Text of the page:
Items Needed for the Financial Analysis of Timberland
A financial analysis is typically used to analyze the stability, solvency, liquidity, and profitability of an investment, and assists in determining whether or not the investment makes financial sense. Financial analyses play an important role in the decision-making process for investing in timberland. When it comes to investing in timberland for sale in Florida, financial analyses are often used as a tool to compare factors such as land use, alternative timber species, and silvicultural treatments, to find the current value of timber resources, to understand the potential flow of income, and to determine the optimal rotation age of the stand and the cost effectiveness of commercial thinning.
The following information is needed to perform a Florida timberland for sale investment analysis.
1. Investment Period
Like many other investments, it is necessary to understand the investment period of timberland. Investment periods for timberland are measured by the rotation length of the timber. In the south, typical rotation lengths for pine stands are 30 years or more. Some pine stands are cut as early as 15-20 years for pulpwood. To produce products of higher value, which typically translates to a higher return, it is often recommended to hold the stand for a longer rotation.
Another important factor that is used for timberland investment analysis is costs. Costs that are associated with timberland investments include the costs of establishment, management, and maintenance. Some of the major costs of establishing a stand include site preparation, purchasing of seedlings, and cost of planting. Examples of costs associated with the management and maintenance of timberland include firebreak maintenance, thinning, fertilizing, insect and disease control, and the cost of professional management help. Other costs not previously mentioned, but should certainly be included in a financial analysis, are the carrying costs of the land which include property taxes, mortgage interest and insurance premiums.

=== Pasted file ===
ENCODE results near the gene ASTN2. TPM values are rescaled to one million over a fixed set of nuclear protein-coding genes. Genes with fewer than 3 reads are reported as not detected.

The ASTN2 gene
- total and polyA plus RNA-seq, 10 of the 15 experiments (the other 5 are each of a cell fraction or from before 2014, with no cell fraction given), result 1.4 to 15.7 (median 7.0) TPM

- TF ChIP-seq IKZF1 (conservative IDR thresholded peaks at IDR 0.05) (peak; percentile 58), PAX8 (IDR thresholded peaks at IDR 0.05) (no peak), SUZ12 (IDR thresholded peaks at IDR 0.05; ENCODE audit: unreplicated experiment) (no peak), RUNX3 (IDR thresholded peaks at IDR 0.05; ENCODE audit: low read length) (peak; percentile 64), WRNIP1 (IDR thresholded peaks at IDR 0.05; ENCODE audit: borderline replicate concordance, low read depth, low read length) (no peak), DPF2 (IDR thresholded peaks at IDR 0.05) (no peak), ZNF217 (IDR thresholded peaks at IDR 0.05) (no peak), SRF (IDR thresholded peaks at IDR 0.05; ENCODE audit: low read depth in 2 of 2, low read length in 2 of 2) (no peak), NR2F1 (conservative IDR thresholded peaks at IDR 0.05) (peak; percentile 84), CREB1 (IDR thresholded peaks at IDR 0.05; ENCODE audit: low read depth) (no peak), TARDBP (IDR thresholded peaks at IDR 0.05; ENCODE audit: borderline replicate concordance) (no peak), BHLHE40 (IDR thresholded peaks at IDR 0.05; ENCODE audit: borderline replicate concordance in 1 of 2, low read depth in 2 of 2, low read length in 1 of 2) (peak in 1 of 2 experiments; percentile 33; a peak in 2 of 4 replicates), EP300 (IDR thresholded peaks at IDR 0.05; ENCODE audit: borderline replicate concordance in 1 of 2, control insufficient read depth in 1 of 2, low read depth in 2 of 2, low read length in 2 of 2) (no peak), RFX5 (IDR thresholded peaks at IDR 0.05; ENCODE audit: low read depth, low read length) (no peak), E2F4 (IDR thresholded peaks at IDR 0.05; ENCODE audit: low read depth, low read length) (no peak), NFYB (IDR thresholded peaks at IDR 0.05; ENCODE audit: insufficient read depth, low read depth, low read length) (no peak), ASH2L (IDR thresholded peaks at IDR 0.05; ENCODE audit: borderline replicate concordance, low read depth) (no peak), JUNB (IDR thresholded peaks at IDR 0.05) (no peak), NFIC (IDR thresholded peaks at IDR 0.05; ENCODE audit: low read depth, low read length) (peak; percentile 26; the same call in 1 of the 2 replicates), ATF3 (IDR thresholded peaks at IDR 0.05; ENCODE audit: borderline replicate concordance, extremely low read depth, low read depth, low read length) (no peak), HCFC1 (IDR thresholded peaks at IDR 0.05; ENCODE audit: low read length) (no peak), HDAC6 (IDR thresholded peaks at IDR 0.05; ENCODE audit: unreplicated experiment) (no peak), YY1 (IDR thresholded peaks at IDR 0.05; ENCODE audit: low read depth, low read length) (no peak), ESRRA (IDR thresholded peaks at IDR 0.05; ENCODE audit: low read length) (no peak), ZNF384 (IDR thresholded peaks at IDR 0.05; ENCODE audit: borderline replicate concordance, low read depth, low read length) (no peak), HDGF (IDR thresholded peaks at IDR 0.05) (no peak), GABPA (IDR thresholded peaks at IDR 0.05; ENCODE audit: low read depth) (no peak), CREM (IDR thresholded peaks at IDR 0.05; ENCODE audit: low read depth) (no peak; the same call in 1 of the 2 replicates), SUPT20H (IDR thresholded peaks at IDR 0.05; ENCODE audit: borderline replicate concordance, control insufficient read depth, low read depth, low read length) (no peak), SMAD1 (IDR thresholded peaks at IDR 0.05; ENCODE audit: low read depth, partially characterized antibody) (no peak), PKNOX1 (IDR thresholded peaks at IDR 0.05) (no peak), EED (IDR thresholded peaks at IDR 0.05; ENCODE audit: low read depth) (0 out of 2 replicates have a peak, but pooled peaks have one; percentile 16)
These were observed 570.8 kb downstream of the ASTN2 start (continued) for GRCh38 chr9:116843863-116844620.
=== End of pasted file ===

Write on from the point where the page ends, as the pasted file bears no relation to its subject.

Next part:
3. Selling Price
The expected selling price of the timber you will sell, otherwise known as the stumpage price, is another necessary factor for financial analyses of timberland. Stumpage prices vary depending on the product the timber will be used for, i.e., pulpwood, saw-timber, or poles. When performing a financial analysis on Florida timberland for sale, the future stumpage price of the products at the time the timber is harvested must be used. To determine the future stumpage price of timber products, the current stumpage price, inflation rate, and past price trends must all be considered.
4. Growth & Yield
In addition to knowing the investment period, costs, and selling price associated with a timberland investment, it is also necessary to understand two other important factors, the investment’s growth and yield. The growth of timberland investments is a measurement of the change in a specific variable, such as the weight, basal area, or volume of a timber stand. The growth of a timber stand is often challenging to determine because timber is a living organism, and as such, does not uniformly grow at one standard rate. The yield of a timberland investment is the total amount of timber that is available for harvest per period or at any given time.